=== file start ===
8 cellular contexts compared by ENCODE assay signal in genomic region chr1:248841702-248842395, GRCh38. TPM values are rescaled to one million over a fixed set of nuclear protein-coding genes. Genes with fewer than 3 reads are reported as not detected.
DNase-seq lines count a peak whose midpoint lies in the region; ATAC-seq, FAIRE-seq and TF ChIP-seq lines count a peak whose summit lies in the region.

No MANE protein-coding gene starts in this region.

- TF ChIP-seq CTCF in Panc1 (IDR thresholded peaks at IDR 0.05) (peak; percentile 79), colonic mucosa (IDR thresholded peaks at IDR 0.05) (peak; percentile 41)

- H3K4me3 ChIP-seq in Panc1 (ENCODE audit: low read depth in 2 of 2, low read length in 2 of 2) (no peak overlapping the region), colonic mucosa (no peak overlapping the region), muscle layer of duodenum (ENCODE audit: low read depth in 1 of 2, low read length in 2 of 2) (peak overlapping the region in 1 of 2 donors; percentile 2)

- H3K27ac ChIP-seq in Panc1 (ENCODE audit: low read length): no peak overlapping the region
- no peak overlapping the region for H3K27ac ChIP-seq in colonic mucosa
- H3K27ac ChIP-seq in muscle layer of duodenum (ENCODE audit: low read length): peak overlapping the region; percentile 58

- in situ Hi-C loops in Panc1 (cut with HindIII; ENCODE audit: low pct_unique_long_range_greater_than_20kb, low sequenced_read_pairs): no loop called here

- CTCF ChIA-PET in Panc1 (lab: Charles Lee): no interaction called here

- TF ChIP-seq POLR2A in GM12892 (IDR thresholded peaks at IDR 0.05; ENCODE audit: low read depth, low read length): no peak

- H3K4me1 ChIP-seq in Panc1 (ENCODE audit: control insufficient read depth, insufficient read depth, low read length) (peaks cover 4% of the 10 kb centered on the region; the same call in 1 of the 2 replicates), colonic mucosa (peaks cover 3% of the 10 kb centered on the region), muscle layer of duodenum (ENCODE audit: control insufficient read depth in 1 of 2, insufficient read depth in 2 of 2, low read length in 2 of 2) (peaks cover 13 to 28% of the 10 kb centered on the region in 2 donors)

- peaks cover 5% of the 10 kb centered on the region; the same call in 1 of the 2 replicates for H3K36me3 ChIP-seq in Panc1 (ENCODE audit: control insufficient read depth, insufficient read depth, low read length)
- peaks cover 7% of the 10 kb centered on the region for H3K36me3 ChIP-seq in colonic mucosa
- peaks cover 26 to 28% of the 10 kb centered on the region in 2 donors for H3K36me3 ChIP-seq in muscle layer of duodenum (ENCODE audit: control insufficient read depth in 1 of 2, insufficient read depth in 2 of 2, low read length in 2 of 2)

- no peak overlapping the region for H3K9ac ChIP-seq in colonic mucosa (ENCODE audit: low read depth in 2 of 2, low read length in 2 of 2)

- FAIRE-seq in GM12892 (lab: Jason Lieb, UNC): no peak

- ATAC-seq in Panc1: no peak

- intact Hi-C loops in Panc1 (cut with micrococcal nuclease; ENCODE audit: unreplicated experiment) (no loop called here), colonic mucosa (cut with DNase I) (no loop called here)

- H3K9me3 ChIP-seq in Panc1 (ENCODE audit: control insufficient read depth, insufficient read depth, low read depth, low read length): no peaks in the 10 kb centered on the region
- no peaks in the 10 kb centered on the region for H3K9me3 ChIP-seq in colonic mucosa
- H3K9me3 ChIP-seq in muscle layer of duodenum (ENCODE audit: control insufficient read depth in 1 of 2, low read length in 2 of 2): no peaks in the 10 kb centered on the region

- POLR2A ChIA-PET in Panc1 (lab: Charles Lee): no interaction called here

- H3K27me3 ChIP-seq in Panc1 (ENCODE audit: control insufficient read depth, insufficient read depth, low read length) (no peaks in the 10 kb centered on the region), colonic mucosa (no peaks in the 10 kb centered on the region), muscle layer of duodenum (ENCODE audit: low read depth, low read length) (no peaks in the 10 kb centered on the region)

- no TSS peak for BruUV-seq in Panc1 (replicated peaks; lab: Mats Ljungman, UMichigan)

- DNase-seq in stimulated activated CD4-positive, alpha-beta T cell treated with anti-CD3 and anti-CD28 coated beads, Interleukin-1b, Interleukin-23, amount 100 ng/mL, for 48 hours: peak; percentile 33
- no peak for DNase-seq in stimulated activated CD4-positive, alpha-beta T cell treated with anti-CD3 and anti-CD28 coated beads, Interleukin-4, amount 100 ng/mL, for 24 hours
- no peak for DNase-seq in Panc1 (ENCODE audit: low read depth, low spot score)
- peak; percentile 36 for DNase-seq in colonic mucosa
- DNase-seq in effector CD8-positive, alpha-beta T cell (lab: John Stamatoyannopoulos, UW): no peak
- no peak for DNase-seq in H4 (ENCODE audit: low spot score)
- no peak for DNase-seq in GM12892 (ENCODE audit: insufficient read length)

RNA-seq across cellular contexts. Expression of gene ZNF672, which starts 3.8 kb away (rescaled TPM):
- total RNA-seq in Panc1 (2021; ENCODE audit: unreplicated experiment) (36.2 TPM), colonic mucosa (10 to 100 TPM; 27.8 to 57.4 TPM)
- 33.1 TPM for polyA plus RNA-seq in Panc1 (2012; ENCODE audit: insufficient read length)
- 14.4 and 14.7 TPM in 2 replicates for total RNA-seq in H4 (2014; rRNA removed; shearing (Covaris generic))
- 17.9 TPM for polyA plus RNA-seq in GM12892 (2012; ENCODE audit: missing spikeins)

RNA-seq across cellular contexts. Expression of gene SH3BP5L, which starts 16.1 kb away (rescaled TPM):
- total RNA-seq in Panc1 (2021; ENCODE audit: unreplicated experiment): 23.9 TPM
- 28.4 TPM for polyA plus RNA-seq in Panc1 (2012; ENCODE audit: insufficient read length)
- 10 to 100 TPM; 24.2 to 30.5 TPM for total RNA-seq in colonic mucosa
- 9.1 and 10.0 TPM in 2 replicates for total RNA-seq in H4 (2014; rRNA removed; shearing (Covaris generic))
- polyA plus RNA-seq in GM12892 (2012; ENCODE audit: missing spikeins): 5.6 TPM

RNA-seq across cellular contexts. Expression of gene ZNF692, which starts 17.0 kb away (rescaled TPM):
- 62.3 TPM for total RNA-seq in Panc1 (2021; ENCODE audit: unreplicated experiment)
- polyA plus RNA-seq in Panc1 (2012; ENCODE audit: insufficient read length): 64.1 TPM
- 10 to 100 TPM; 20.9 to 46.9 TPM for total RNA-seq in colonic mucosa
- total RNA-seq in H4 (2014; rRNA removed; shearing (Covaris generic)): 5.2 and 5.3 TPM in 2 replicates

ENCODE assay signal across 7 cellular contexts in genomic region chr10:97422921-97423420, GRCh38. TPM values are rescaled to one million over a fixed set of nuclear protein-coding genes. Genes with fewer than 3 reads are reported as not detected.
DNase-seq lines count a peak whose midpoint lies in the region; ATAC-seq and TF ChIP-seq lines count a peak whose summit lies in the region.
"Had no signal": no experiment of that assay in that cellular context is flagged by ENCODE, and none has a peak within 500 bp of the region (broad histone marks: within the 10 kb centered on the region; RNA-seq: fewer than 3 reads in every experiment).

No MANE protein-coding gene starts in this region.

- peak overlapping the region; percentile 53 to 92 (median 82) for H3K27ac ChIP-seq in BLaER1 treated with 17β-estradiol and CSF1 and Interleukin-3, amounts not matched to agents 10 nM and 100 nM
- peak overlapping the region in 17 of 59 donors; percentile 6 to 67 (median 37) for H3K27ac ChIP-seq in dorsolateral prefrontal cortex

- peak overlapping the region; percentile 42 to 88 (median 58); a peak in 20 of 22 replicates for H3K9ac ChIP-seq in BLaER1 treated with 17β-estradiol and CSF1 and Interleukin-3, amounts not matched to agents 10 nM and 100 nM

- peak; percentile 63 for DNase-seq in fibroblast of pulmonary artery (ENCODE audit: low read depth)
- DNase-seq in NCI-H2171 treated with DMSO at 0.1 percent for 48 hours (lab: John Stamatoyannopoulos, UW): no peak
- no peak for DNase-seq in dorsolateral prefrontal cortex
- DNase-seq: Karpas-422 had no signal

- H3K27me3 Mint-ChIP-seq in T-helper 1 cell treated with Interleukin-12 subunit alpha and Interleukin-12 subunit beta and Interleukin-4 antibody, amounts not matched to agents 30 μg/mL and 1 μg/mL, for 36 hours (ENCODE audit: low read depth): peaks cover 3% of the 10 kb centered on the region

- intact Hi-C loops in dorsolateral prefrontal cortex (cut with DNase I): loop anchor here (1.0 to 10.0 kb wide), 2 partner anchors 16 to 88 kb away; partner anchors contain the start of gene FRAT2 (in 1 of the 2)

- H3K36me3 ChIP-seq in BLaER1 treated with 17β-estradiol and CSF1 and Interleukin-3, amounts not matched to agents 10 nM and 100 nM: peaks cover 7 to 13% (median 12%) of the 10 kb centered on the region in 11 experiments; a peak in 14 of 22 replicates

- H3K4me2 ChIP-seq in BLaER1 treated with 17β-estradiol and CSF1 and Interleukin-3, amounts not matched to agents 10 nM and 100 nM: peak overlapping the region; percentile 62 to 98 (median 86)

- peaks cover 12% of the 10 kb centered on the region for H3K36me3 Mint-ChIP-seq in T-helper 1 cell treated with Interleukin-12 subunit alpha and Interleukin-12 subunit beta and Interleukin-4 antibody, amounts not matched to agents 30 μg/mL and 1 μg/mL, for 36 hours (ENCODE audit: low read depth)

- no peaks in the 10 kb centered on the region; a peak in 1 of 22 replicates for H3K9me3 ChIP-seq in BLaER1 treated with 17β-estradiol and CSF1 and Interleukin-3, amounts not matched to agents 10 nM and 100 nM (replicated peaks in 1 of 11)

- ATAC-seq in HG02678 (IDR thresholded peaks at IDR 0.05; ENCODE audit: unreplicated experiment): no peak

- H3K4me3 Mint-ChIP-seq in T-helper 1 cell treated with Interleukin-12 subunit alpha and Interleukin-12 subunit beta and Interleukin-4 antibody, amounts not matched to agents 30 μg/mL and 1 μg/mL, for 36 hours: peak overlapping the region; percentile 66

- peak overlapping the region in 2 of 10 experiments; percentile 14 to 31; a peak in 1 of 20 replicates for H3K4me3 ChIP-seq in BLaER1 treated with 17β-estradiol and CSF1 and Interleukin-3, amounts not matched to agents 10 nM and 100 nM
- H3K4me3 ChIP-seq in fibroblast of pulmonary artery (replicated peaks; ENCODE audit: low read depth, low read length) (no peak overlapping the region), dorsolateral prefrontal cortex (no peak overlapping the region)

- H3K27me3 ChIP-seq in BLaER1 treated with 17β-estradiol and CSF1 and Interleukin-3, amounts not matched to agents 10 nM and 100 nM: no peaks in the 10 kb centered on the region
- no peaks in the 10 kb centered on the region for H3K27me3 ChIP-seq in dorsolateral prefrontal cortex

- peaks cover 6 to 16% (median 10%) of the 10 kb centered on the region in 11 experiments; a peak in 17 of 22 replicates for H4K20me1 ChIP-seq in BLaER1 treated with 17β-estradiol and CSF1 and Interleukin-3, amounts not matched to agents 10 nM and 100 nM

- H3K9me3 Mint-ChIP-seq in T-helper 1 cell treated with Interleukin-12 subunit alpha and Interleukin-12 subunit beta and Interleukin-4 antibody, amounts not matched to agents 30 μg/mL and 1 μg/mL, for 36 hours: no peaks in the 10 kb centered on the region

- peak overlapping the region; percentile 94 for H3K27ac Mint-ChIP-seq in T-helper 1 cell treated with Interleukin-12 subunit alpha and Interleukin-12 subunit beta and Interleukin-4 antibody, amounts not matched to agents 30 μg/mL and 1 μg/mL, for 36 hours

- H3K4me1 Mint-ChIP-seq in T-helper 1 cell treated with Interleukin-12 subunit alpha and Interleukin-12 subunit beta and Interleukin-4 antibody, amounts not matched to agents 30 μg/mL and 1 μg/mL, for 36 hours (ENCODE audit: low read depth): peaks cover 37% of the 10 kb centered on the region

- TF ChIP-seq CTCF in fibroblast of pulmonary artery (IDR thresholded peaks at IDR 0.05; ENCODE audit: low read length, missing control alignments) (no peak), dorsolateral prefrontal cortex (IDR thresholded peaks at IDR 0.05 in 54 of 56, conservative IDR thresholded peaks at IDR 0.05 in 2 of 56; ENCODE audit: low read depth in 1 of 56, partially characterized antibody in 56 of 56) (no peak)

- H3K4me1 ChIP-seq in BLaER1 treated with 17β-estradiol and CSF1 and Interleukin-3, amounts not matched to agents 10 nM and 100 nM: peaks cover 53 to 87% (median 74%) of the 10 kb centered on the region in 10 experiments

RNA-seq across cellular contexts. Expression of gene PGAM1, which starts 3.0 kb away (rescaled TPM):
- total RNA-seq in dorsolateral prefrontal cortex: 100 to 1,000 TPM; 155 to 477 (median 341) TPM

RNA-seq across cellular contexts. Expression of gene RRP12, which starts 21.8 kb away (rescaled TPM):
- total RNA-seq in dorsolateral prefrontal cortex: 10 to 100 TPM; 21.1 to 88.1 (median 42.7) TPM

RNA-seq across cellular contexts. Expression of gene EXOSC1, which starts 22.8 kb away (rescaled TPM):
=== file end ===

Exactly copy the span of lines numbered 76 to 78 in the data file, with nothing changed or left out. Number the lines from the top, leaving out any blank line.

- TF ChIP-seq CTCF in fibroblast of pulmonary artery (IDR thresholded peaks at IDR 0.05; ENCODE audit: low read length, missing control alignments) (no peak), dorsolateral prefrontal cortex (IDR thresholded peaks at IDR 0.05 in 54 of 56, conservative IDR thresholded peaks at IDR 0.05 in 2 of 56; ENCODE audit: low read depth in 1 of 56, partially characterized antibody in 56 of 56) (no peak)

- H3K4me1 ChIP-seq in BLaER1 treated with 17β-estradiol and CSF1 and Interleukin-3, amounts not matched to agents 10 nM and 100 nM: peaks cover 53 to 87% (median 74%) of the 10 kb centered on the region in 10 experiments

RNA-seq across cellular contexts. Expression of gene PGAM1, which starts 3.0 kb away (rescaled TPM):